Describing Students' Analogical Reasoning While Creating Structures in Abstract Algebra
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Analogical reasoning has played a significant role in the development of modern mathematical concepts. Although some perspectives in mathematics education have argued against the use of analogies and analogical reasoning in instructional contexts, some attempts have been made to leverage the pedagogical power of analogies. I assert that with a greater understanding of how students develop analogies and reason by analogy, analogies can indeed be used productively for the teaching and learning of mathematics. Using abstract algebra as the primary context, I propose three papers: (1) a theoretical paper orienting analogical reasoning as a way of thinking in mathematics (and thus learnable by students), (2) an empirical paper contributing the Analogical Reasoning in Mathematics (ARM) framework for interpreting students’ activity during analogical reasoning and (3) a practitioner paper detailing a full lesson incorporating analogical reasoning as a tool for exploratory structure creation in abstract algebra.
Paper #1 identifies analogical reasoning as a way of thinking in the context of advanced mathematics. There has been critique of the use of analogies for the purpose of students learning new content because students may fail to appropriately recognize the analogical connections developed by instructors. I counter that students can productively reason by analogy to understand new mathematics when provided with settings to develop this way of thinking. In this paper, I use examples from the work of mathematicians to argue for the important role of analogy for the purpose of mathematical discovery. I then provide an illustration of an undergraduate student engaged in similar productive analogical reasoning as they develop analogs between structures in group and ring theory. Through this process, the student showed increasing awareness of how and why they were engaging with such reasoning. This observation evidences the potential for students to reason by analogy for mathematical discovery.
Paper #2 establishes the Analogical Reasoning in Mathematics (ARM) framework for describing students’ analogical activity in mathematics contexts. I first outline a definition of analogy and contrast it with the concept of metaphor. I then introduce ARM, which categorizes analogical reasoning activity that is unique to the context of doing mathematic and explicates features of analogical reasoning that are largely implicit in existing models. Constructed from an analysis of interviews with four students engaged with analogical tasks in abstract algebra using basic qualitative methods related to grounded theory, ARM includes three dimensions of analogical activity: mapping/non-mapping across domains (MAD), attending to similarity and difference (SAD), and foregrounding a domain (FAD). Built upon these dimensions, analogical activities are identified and explicated for the purpose of analyzing student analogical reasoning. I provide examples of several of these activities in the context of abstract algebra.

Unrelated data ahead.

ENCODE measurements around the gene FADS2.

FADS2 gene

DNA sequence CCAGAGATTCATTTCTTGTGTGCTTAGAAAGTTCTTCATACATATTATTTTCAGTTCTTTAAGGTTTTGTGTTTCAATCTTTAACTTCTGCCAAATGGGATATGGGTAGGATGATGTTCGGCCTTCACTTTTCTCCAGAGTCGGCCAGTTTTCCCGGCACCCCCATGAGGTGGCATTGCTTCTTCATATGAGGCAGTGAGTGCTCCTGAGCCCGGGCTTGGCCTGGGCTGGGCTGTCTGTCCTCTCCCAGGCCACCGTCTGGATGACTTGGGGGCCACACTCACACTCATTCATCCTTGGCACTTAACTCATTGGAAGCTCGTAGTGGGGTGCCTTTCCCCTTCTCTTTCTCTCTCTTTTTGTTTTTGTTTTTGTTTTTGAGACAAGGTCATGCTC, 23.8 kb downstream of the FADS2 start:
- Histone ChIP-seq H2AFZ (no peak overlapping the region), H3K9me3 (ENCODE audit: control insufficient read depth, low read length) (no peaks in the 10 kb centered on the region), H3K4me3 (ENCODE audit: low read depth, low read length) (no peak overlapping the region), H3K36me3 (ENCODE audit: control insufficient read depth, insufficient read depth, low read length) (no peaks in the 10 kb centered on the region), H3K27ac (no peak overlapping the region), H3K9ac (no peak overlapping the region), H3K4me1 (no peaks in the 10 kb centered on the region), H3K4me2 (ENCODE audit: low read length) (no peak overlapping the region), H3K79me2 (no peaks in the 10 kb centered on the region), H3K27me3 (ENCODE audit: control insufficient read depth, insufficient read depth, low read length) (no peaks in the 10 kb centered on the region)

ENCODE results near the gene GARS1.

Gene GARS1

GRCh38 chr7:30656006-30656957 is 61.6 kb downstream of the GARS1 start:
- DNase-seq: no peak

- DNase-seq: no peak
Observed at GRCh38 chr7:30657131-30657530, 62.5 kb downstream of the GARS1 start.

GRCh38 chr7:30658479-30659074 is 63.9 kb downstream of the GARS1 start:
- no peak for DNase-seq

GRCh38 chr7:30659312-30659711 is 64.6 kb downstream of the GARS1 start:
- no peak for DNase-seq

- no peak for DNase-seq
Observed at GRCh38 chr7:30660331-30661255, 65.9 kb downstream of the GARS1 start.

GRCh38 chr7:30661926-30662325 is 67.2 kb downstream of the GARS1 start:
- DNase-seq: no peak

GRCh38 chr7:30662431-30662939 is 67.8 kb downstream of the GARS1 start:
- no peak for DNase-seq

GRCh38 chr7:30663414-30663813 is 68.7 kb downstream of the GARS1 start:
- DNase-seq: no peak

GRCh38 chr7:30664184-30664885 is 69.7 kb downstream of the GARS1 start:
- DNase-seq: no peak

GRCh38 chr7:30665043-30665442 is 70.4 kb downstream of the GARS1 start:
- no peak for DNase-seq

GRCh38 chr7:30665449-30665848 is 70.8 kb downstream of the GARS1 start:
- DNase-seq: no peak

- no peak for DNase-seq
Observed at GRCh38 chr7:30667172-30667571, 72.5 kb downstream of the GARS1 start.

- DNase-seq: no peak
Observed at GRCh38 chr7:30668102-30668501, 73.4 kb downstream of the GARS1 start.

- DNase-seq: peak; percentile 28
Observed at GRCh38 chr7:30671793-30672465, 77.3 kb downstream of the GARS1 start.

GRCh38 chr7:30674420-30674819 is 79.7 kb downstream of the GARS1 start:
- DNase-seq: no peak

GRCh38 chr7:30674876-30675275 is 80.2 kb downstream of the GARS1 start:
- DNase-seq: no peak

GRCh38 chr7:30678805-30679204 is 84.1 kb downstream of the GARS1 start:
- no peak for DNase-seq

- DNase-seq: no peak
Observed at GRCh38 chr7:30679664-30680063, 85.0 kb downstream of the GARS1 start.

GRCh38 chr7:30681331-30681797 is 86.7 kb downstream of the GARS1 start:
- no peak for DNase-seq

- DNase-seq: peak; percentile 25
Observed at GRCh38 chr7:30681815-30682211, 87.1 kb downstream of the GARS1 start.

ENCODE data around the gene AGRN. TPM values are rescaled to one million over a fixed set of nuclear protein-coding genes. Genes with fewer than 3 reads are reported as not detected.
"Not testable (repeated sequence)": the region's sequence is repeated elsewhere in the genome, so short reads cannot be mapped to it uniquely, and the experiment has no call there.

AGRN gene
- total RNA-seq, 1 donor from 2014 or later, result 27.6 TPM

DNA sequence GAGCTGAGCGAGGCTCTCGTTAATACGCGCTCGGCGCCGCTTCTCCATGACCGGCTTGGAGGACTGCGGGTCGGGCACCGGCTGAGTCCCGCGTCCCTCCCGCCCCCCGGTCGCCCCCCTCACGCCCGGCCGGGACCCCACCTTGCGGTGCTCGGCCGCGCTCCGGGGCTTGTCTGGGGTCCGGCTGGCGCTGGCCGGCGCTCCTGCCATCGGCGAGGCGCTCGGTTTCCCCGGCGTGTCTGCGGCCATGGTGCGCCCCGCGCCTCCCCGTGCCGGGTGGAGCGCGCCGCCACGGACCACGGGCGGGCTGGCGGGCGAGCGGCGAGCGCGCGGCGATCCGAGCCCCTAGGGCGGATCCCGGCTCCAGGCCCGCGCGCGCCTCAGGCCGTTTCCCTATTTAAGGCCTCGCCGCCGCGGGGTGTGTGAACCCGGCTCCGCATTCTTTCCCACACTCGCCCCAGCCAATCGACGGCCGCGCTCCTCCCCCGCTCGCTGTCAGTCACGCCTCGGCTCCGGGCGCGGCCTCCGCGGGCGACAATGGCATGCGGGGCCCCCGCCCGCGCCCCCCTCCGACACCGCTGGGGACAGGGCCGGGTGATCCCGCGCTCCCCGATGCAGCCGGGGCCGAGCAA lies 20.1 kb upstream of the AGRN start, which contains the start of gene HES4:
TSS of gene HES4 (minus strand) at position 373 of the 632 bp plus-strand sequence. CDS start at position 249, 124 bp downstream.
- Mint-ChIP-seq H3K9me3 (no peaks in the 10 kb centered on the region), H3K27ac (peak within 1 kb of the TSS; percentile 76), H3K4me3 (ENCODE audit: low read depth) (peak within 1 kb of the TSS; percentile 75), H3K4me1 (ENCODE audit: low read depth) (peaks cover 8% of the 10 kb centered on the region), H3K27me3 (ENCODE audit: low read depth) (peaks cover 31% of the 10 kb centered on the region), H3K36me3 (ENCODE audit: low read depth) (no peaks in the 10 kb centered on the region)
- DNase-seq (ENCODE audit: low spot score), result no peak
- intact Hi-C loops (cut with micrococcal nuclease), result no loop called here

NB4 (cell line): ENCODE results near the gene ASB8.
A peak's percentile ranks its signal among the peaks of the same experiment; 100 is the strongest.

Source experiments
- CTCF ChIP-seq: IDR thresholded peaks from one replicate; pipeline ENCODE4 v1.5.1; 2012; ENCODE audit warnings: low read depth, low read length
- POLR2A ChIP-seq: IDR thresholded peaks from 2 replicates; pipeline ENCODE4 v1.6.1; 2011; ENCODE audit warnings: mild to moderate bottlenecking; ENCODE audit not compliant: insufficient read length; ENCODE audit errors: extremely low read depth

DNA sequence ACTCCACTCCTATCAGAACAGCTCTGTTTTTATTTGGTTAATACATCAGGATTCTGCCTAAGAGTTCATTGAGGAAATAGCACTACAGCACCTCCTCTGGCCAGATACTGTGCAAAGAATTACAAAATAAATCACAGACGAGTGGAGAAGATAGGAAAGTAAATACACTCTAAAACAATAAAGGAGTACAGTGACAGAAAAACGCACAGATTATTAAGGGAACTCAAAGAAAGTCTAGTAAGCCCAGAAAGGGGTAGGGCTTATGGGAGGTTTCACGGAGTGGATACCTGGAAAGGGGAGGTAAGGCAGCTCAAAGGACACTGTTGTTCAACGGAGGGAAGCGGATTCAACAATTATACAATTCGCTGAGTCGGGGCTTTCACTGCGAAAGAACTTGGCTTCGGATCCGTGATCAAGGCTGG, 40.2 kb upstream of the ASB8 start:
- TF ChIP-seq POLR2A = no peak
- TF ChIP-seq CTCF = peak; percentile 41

Finally, Paper #3 proposes a novel lesson for introducing structures in ring theory by reasoning analogically about structures already known in group theory. In this way, students come to creatively establish new structures that they may take ownership of while providing opportunities for rich discussion about the purpose of these structures. The lesson consists of four key components: (a) introducing the definition of ring, (b) introducing the idea of analogy and analogical reasoning between groups and rings, (c) developing structures (i.e., subrings, ring homomorphisms, and quotient rings) through analogical reasoning with known structures, and (d) developing theorems/proofs through analogical reasoning. Throughout this paper, I provide thoughts and insights from previous implementations and conclude by reflecting on what has (and has not) worked well in my experience with implementing these tasks.
Taken together, these papers offer insight into understanding how students reason by analogy and suggests implications for productively incorporating analogical reasoning into instruction. Directions for future research involving analogical reasoning in mathematics are outlined based on these contributions.